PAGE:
Tomb Raider

Translating video games into movies has not always been a success, a curse exists which is yet to be fully lifted. Surely Lara Croft can negotiate the many spike filled pits a move from pixels to the big screen can generate?

As most viewers will know, this is not the first cinematic Lara, Angelina Jolie first put on the skimpy skin tight shorts with mixed box office/critical success. We now have a re-imagined Lara in the rather pleasant shape of Alicia Vikander .

It is obvious Vikander has hit the gym hard, looking fantastic and fulfilling many fanboys fantasy as Lara, so all boxes ticked there.

Vikander is of course an actress of some note with a Oscar win under her belt, so we can expect some decent acting alongside the green screen CGI enhanced action.

The story itself is straight out of central casting, in fact you can almost count the story beats as the screenplay travels on predetermined rails, rather like a theme park ride.

Young daughter taught various skills by overbearing, loving father who is always away on secret adventures, scene one.

Father (Dominic West ) later in peril and daughter keen to find out where he has disappeared to, necessitating many further dangers, scene 2.

Should father happen to be found, placed in danger with Lara forced into the tombs to recover usual movie MacGuffin, or father dies. Scene 3 and so on.

Add in cardboard stereotypical yet ruthless villain “Mathias Vogel” (Walton Goggins) and handy Asian sidekick to help Lara “Lu Ren” (Daniel Wu ) and everything is in place, including most audience demographics.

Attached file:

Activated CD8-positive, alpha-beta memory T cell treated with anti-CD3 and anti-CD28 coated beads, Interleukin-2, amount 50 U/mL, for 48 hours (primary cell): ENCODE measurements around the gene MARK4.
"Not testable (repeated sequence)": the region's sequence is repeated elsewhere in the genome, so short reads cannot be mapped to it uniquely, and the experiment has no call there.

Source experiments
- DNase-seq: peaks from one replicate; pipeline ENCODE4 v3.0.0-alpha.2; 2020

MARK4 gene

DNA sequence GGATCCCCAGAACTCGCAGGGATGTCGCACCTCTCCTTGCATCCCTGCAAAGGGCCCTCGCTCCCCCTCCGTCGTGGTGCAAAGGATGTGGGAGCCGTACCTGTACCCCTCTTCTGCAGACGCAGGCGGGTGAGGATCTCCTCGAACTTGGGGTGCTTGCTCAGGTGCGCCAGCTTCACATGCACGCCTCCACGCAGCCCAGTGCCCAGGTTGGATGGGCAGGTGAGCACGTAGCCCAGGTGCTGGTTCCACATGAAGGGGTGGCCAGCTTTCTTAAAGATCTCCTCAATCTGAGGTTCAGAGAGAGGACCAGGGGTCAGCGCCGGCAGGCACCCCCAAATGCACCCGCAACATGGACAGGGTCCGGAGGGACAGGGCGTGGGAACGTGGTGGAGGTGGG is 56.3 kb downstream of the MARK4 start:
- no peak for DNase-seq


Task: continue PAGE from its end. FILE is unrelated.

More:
How do we know the villain is ruthless? Because we witness an off-camera execution of random generic slave/worker, somewhat predictable within the films running time.

This is not a bad film, but damning with faint praise, it is merely adequate. There are the makings of a good film, certainly the cast is in place and budget seemingly adequate but the story is oh so predictable.

Whilst Lara is constantly placed at risk, with the obvious CGI in play there is no real sense Lara will ever die. In fact, the screenplay writers could have done more hanging by their fingernails on hard to see ledges, to introduce more edginess into the script.

Vikander gets few opportunities to act and one assumes spent most of her time playing against a green screen, which is a pity. Some greater depth, risk and variation in the screenplay would have paid dividends.

Director Roar Uthaug plays it safe at every turn and based on box office and Vikander’s now A-List status, it is unlikely this Lara in particular will be back any time soon, with or without her rather spiffy new Volvo XC-40.


Not bad not great, which is a shame with such a talented actress, with a better screenplay and direction this could have been so much better.

There are however worse ways to spend a rainy evening than watching a buffed Vikander do her stuff.